ATC environmental project managers traverse hills and countryside monitoring construction activities year-round. They are the eyes and ears in the field, working with contractors to ensure that we demonstrate our environmental commitment.
Our Notes from the Field blog features highlights of what our environmental project managers see while they work on projects throughout our service area. This installment features photos and observations from Erika Biemann, ATC senior environmental project manager.
Prior to joining ATC, Erika worked for the City of Milwaukee and an engineering consulting firm. Biemann’s experience includes environmental project management, environmental site investigations, remediation, hydrogeology and waste management.
Biemann holds a bachelor of arts degree in biology with an emphasis in environmental studies from Lawrence University and a master of science degree in biological sciences from the University of Wisconsin-Milwaukee. Biemann’s graduate research focus was limnology and aquatic biology.
Biemann enjoys volunteering through ATC’s Green Team and Days of Caring programs. Biemann also is involved in school parent organizations and helps manage youth sports teams.
The Branch River Substation, Town of Cato, Wis., was placed in service this year. But long before the power began flowing, environmental assessments, site-specific engineering and a comprehensive planting and drainage plan were developed by the project team. Members of the team recently visited the site to view progress.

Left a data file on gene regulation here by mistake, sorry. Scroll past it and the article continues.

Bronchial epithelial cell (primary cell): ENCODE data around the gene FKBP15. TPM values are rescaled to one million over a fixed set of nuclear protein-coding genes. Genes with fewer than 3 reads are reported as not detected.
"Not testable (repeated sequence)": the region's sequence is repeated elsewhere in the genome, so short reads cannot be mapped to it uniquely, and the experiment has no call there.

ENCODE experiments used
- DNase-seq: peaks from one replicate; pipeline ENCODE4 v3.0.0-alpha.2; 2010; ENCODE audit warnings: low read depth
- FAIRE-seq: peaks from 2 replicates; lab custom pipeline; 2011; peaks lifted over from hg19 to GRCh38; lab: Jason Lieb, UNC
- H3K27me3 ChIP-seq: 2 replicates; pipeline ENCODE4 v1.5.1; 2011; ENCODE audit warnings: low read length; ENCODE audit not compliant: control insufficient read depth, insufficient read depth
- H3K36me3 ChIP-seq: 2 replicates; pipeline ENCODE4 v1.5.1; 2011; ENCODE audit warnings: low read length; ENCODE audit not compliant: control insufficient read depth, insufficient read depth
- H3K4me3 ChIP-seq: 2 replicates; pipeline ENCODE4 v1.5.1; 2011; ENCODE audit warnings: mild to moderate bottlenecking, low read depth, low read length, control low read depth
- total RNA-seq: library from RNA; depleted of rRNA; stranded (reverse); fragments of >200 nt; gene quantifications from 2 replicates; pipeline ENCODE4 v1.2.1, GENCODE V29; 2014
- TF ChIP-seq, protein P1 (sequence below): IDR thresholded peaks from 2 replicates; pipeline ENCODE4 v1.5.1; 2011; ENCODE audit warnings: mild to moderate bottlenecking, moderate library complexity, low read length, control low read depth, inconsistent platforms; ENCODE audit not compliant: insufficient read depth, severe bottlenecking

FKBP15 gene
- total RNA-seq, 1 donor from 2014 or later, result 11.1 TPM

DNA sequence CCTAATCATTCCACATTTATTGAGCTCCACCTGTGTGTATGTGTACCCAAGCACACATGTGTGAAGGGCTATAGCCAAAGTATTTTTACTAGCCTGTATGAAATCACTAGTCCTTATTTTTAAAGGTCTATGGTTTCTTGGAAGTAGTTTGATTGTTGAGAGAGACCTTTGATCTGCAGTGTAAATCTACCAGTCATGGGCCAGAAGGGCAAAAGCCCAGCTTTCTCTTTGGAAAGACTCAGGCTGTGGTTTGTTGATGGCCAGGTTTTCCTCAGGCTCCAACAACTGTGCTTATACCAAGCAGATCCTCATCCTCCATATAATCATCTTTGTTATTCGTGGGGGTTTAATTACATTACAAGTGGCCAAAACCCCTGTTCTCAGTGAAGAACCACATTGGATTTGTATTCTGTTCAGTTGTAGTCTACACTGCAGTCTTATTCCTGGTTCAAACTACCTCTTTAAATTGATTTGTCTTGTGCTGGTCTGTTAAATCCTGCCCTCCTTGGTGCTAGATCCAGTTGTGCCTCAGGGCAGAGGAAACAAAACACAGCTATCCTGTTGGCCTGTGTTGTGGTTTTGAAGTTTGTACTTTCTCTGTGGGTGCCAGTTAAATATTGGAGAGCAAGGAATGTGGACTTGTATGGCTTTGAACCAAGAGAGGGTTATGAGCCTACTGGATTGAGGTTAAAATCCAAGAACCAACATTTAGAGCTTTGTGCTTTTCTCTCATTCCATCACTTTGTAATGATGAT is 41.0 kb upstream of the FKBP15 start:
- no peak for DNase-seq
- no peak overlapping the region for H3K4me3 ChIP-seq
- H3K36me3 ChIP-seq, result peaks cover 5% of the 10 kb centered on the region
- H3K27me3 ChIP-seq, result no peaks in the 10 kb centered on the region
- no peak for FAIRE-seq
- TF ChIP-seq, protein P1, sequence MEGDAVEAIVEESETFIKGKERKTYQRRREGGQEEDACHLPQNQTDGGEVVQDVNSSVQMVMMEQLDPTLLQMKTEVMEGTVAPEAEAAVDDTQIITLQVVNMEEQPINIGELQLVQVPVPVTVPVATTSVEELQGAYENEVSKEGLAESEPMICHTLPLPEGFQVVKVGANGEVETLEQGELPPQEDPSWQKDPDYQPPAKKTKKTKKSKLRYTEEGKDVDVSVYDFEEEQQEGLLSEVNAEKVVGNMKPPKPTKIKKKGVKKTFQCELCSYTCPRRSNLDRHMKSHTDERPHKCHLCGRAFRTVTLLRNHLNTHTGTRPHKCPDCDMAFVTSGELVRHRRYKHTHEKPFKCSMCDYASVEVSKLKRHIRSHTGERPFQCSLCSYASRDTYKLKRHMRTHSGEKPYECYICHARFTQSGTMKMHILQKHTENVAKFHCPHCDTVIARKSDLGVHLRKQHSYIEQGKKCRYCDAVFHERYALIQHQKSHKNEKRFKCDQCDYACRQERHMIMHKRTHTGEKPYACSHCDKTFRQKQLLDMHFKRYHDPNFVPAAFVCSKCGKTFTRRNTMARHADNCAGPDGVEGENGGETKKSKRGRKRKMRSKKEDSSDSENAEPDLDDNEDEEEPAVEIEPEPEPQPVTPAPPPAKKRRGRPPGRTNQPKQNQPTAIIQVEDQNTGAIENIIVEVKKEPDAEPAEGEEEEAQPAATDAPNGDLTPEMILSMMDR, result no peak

American Transmission Co. is getting into the back-to-school spirit by partnering with Second Harvest Foodbank of Southern Wisconsin to help support Merrill Elementary School Pantry in Beloit, the Southwest Technical College Food Pantry in Fennimore, and the Mobile Pantry program in Platteville.
“Support for our school-based food pantries, and our mobile pantries is critical,” says Dan Stein, President/CEO for Second Harvest Foodbank of Southern Wisconsin. “We’re grateful to ATC for their support of those in our community who struggle to make ends meet.”
ATC’s contribution will be used to:
- Cover 40 percent of the annual food cost and provide nearly 12,000 pounds of food through the Beloit School Pantry to at least 60 different families and 125 children annually
- Cover nearly 50 percent of the annual food costs and provide nearly 6,500 pounds of food to the Southwest Technical College Food Pantry – which serves about 60 households per month
- Cover nearly three months of food costs and provide nearly 19,500 pounds of food to 100 households per month at the Platteville Mobile Pantry
Pat, a food pantry recipient, is trying to raise grandchildren and great-grandchildren on a fixed income.
“The school food pantry program has been a lifesaver for my family. So many families would be going without, and the children really need it,” Pat said.